Monday, July 27, 2009
Living Gluten-free – But What Should I Eat?
Those of us following a gluten-free diet can get very focused on what we cannot eat. We can’t eat gluten, obviously, and we exert a lot of time and energy identifying those hidden gluten sources that can make us feel ill. Sometimes we spend so much time being “gluten-meters” that we forget to focus on what we should eat.
When I was speaking to one of my children last week we were discussing the mental checklist that I go through each afternoon to make sure that I’m on track for getting all my necessary nutrients each day. If you wait until the evening to review, the day is basically done and it’s too late. So instead, I do it each afternoon while there’s still time to make needed corrections.
To make this easy I came up with six major points (all beginning with the letter “F”).
Follow the 6 Fs
1.Flush your system of toxins. Drink a minimum of 8 glasses of clean, pure water each day. A recent study showed that those who exercised a lot needed 3 to 4 more glasses and those exercising moderately needed 1 to 2 more. Ramp up to it by adding another glass each day until you get to the desired amount. Staying well hydrated will help to keep your weight down and it will flush toxins from your body – a strong key to good health.
2.Fresh – we could add to that: Organic, Unprocessed and Real – everything you eat should fall into this category. Organic unprocessed, fresh food has an incredibly higher amount of health promoting nutrients as compared with pesticide laden processed food. There is absolutely no comparison. Is organic more expensive? Somewhat, but remember to buy seasonal food and take advantage of your local farmer’s market. This will keep costs down. Plus, not buying all the processed foods such as soda, chips, candy, etc should help to save money in the long run.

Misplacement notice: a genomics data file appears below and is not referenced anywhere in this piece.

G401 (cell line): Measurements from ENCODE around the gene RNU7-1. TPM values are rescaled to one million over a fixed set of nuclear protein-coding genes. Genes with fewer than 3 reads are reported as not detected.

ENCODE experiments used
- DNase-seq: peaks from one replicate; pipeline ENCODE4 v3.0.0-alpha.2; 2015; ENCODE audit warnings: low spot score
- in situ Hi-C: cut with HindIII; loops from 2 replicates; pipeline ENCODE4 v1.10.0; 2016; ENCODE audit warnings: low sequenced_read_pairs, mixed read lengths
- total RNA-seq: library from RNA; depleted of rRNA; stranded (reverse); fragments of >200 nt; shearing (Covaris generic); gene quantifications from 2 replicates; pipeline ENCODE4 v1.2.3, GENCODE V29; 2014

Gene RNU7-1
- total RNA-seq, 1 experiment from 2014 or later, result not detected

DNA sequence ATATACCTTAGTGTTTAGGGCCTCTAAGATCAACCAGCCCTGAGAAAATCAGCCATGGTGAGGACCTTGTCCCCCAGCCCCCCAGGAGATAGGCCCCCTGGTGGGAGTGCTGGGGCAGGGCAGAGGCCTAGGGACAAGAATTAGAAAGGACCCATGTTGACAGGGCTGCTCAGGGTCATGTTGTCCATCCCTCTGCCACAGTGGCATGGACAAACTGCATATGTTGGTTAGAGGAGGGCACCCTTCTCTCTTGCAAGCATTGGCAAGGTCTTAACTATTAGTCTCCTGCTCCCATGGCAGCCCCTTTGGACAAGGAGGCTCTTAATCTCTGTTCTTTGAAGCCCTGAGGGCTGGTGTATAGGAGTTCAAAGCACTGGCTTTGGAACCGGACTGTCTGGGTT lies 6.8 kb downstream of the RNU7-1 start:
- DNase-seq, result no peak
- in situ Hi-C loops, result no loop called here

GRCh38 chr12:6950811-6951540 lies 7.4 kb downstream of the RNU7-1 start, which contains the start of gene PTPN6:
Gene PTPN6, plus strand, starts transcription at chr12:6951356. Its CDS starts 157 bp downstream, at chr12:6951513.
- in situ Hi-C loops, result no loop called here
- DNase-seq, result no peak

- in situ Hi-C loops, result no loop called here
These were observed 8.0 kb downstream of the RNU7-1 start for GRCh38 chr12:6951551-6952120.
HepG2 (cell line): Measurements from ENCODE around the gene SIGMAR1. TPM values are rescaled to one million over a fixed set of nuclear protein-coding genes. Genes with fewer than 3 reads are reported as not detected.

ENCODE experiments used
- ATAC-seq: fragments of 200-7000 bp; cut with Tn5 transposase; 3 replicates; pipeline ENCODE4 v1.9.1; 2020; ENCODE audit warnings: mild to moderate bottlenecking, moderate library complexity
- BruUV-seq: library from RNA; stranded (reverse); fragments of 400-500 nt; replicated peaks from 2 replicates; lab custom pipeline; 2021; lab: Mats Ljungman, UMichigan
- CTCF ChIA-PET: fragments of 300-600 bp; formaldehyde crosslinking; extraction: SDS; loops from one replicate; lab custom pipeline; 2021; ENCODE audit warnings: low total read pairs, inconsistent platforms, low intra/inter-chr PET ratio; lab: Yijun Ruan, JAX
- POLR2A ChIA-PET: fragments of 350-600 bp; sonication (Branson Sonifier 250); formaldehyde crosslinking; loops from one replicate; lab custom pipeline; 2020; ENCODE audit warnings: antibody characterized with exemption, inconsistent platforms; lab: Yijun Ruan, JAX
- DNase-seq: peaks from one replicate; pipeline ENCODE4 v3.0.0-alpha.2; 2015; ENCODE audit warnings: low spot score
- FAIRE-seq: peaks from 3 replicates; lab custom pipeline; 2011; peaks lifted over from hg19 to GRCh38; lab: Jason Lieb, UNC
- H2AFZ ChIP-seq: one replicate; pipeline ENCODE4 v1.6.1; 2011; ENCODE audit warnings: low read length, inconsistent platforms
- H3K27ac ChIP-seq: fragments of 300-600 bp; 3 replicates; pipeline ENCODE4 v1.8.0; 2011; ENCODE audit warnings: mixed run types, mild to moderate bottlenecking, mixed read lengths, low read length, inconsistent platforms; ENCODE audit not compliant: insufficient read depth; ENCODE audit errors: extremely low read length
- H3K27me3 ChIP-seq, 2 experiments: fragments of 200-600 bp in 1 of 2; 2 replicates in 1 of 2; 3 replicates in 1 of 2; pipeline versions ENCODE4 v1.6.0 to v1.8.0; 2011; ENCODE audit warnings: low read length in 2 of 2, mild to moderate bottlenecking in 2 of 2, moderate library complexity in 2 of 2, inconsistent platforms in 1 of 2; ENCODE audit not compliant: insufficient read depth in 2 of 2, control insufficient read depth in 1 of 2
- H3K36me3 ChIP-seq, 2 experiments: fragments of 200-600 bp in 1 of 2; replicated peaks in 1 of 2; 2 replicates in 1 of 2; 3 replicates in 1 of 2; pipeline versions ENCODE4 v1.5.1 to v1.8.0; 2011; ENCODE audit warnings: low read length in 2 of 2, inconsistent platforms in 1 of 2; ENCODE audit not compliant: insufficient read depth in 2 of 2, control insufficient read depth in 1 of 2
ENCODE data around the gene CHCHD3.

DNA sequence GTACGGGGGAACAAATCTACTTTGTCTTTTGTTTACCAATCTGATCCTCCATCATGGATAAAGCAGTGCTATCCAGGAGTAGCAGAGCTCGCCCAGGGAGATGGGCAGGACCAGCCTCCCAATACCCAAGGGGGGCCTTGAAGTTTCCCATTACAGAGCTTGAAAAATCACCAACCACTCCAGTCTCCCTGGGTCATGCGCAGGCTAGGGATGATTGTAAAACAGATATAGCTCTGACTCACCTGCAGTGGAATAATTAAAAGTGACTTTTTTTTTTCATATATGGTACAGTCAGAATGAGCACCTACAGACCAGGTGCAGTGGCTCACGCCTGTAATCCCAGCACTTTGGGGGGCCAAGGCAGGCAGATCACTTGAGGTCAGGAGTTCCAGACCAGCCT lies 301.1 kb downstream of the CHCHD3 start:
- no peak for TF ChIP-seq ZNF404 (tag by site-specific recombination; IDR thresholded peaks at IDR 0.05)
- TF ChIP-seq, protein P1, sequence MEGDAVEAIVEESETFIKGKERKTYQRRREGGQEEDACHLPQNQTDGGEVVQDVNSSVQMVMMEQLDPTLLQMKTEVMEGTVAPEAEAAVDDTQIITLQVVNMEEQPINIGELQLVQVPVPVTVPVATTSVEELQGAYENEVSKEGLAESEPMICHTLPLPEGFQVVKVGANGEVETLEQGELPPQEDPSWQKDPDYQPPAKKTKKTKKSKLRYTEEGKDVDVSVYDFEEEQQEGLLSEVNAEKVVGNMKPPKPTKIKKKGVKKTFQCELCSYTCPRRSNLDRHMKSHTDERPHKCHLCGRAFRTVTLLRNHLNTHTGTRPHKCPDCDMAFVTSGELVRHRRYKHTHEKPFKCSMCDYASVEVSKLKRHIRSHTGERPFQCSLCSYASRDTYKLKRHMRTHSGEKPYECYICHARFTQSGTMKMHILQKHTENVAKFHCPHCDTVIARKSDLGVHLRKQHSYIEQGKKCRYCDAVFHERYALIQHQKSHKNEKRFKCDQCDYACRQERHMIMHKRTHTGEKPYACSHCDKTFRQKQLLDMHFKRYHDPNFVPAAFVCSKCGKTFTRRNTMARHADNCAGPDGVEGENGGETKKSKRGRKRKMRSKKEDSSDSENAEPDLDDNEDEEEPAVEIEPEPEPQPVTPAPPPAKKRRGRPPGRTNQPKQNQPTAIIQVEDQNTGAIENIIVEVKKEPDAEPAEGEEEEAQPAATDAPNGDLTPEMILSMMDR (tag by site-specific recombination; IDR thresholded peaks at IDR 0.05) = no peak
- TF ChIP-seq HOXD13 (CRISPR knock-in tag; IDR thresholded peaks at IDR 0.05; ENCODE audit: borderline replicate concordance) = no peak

3.Free – you want to eat food that’s free of hormones, antibiotics, pesticides and heavy metals. Ideally it should be grass-fed, wild or farm-raised with a high quality diet. Our local fish market offers very high quality farm-raised fish that is fed krill, a small fish high in omega-3 fatty acids. Most farm-raised fish is of a lower quality than wild so I encourage you to speak to your fish market and find out the difference and what they specifically offer.
4.Fiber - helps to keep bowel movements regular and stabilize blood sugar. Flax seeds, fruits, veggies when consumed in adequate quantities are usually sufficient to provide adequate fiber. But if not, adding a fiber powder (use mostly soluble fiber) is a good idea. It’s very important to have 1 to 2 easy, large bowel movements every day. If not, toxicity in the body increases, leading to health problems.
5.Fat – It’s important to consume good fat. Omega-3 fatty acids found in cold-water fish, eggs and flax seeds tend to be underconsumed by the average American. Omega-3 fatty acids can protect against stroke, obesity, osteoporosis, depression, they raise good cholesterol, lower triglycerides and are anti-inflammatory. Inflammation is considered the trigger for most of the major diseases killing Americans such as heart disease, cancer and diabetes. Extra virgin olive oil and coconut oil are good oils for cooking.
6.Flush (again, but different) – Otherwise known as that nice “glow” one gets after exercise. It’s important to exercise 30 minutes per day, 5 days per week. Remember to combine stretching, strengthening and aerobics to get the most benefit from your exercise regime.
To your good health,
Dr Vikki Petersen
Founder of HealthNOW Medical Center
Co-author of The Gluten Effect